______________________________________Epoxy resin (EEW = 188)                2,000tert-Butylphenol     139Xylene               60Dimethylbenzylamine  8Xylene               406Diethanolamine       280N,N-dimethylaminopropylamine                136Hexyl glycol         166n-Propanol           413______________________________________

A clear resin solution with a solids content of 74.8% (measured for 1 hour at 190° C.) and a MEQ base value of 2.15 milliequivalents/g of solid resin is obtained.

Preparation of Principal Resin C

In a similar manner to the preparation of the principal Resin A, 1805 parts of an epoxy resin (EEW =188), 352 parts of nonylphenol, 67 parts of xylene and 10 parts of dimethyllaurylamine are allowed to react to 130° C. until an epoxide equivalent weight of 450 is reached. A 71.3% solution of ethanolamine/methyl isobutyl ketimine in methyl isobutyl ketone is added dropwise in the course of 1 hour at this temperature. The reaction is allowed to proceed for a further 7 hours, and the mixture is then diluted to a solids content of 83.5% (1 hour at 130° C.) with 141 parts of hexyl glycol. The resin has a MEQ base value of 1.68 milliequivalents/g of solid resin.

Preparation of a Cross-linking Agent I

A blocked isocyanate cross-linking agent (polyurethane cross-linking agent, reverse order) is prepared according to the following procedure. Slowly and with stirring in a nitrogen atmosphere is added 291 parts of an 80/20 isomeric mixture of 2,4-/2,6-toluene diisocyanate 0.08 parts of dibutyltin dilaurate and 180 parts of methyl isobutyl ketone, the temperature being maintained below 38° C. The mixture is maintained at 38° C. for a further half hour after which 75 parts of trimethylolpropane are added. After allowing the reaction to proceed for about 10 hours, 175 parts of ethylene glycol monopropyl ether is added and the mixture reaction kept 1.5 hours at 121° C. until essentially all the isocyanate groups are reacted. This depletion is recognized from the infrared spectrum.

The normal order blocked isocyanate can be prepared by the altering the foregoing order of addition pursuant to Example 1 of German Offenlegungsschrift 2,701,002.

Preparation of Cross-linking Agent II

A blocked isocyanate crosslinker (polyurea) is prepared according to the following procedure. Four-hundred-eighty-three parts of triisocyanurated hexamethylendiisocyanate and 193 parts of 2-hexanone are charged to a dry reactor. Dibutylamine (307 parts) are added slowly and with stirring under nitrogen atmosphere so that the temperature does not exceed 80° C. After all amine has reacted 14 parts of n-butanol and 0.2 parts of dibutyl tin dilaurate are added. The reaction mixture is heated to 80° C. until no isocyanate groups can be detected by infrared analysis.

Preparation of Aqueous Emulsions I-IV

The principal resins are then converted to aqueous emulsions by mixing the components listed in the table below and adding deionized water (emulsion 1). After 20 minutes homogenization, the mixture is further diluted, batchwise, with deionized water (emulsion 2). The dispersions are subsequently subjected to a brief vacuum distillation, the organic phase being separated off from the distillate.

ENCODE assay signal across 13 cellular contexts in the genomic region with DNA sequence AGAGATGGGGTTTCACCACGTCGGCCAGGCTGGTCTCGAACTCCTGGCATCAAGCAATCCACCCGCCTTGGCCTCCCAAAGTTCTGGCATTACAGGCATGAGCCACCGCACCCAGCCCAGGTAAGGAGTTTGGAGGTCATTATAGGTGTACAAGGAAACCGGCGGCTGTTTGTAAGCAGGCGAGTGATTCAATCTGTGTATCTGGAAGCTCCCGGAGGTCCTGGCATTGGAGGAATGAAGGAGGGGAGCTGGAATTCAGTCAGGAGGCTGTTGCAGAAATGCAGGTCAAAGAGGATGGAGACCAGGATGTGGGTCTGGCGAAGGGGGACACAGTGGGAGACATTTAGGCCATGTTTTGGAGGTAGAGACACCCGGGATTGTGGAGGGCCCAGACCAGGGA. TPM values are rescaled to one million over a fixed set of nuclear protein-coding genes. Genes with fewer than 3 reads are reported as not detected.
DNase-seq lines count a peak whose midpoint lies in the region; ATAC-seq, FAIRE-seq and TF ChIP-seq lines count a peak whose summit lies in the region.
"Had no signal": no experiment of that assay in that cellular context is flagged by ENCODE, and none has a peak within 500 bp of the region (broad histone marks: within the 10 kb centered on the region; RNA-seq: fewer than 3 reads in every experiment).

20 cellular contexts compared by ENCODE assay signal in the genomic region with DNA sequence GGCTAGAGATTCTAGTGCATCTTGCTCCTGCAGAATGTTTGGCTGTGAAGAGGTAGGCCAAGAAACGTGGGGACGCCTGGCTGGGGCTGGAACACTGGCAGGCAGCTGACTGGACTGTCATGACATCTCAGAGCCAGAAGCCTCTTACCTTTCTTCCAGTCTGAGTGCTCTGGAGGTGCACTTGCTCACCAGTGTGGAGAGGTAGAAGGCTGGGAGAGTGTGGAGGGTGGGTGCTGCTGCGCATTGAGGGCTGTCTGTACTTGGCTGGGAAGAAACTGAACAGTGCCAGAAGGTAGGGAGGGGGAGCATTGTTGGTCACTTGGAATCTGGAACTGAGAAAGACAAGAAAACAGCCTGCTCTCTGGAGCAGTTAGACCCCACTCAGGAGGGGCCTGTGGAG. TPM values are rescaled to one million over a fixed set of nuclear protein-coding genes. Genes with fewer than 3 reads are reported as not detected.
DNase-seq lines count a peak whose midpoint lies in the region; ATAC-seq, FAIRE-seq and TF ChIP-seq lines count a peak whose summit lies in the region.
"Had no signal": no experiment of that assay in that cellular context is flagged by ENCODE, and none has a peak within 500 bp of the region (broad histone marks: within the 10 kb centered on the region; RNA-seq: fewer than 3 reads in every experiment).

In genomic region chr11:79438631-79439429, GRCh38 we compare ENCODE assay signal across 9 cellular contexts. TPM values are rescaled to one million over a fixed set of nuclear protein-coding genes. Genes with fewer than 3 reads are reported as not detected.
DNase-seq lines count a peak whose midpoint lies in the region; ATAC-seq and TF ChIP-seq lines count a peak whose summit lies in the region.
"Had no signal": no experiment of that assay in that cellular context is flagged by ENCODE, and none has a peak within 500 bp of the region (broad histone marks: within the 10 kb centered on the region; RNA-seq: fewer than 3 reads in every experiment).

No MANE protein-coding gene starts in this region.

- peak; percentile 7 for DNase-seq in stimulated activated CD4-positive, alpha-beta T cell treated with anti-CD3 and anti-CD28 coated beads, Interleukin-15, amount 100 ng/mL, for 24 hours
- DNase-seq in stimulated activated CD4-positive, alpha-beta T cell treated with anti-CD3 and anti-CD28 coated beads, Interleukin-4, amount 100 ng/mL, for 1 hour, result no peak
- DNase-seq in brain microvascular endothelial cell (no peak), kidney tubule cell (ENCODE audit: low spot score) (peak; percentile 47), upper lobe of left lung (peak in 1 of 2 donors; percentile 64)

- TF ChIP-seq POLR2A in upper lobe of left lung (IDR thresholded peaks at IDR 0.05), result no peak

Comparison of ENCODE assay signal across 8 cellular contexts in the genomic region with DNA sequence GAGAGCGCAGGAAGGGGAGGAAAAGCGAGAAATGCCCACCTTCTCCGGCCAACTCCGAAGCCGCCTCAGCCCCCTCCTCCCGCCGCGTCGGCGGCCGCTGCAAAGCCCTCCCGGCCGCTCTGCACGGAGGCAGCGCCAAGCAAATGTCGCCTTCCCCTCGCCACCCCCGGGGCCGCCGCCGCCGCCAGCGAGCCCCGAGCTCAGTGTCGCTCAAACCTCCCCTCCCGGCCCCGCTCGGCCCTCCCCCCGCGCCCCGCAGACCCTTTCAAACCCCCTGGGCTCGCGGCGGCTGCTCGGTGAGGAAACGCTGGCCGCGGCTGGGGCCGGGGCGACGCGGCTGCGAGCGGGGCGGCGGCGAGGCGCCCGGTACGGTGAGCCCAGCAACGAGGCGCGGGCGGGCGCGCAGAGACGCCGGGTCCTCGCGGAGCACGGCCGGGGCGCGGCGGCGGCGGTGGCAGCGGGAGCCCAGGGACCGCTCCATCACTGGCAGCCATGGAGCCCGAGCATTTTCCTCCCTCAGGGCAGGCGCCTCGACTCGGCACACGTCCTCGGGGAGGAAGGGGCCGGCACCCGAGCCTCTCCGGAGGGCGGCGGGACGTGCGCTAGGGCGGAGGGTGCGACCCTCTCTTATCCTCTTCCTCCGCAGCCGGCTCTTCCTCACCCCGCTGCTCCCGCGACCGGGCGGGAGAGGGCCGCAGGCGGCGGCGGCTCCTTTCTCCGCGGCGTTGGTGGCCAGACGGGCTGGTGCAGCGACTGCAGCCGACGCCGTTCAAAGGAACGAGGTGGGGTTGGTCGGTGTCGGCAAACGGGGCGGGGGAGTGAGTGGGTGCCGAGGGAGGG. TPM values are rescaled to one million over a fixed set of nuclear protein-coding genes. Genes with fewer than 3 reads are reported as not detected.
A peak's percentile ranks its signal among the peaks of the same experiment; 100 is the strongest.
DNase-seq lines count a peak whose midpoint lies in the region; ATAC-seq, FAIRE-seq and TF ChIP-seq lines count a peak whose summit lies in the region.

______________________________________Emulsions    I         II      III     IV______________________________________Principal Resin A        937.0     937.0   --      --Principal Resin B        --        --      1002.0  --Principal Resin C        --        --      --      898.0Cross-linking Agent I        630.0     528.0   --      528.0Cross-linking Agent II        --        --      388.0   --Dibutyltin Dilaurate        --        8.0     --      8.0Solution of Lead (II)        28.0      --      28.0    --octoate (24% Pb)Antifoam Solution        1.2       1.2     1.2     1.2Glacial Acetic Acid        26.1      26.1    29.1    33.7Deionized Water 1        748.0     748.0   820.0   780.0Deionized Water 2        1493.0    960.0   2240.0  1760.0Solids (1 hr. at        31.8%     35.1%   26.4%   28.5%130° C.)______________________________________
EXAMPLE 2 Preparation of Principal Resin D

The epoxy resin (liquid epoxy resin based in bisphenol A with an epoxide equivalent weight (EEW) of 188, see Table I for list of weights) is initially taken in a suitable reactor together with the phenol (see Table 1) and heated to 160° C. under a nitrogen blanket. This temperature is maintained until EEW I is reached. The mixture is then cooled by the addition of methyl isobutyl ketone (MIBK) and by external cooling to 125° C., and benzyldimethylamine is added. The temperature again slightly increases and it is maintained at 130° C. until EEW II is reached. The ketimine (prepared from diethylenetriamine and an excess of MIBK, so that an amine equivalent weight of 125 results) and diethanolamine are added. The temperature is maintained for 1 hour at 110° C., propylene glycol monophenyl ether is then added and the mixture is stirred for 30 minutes. The cross-linking agent I or II prepared as described in Example 1 is then added and the mixture is cooled to 90° C.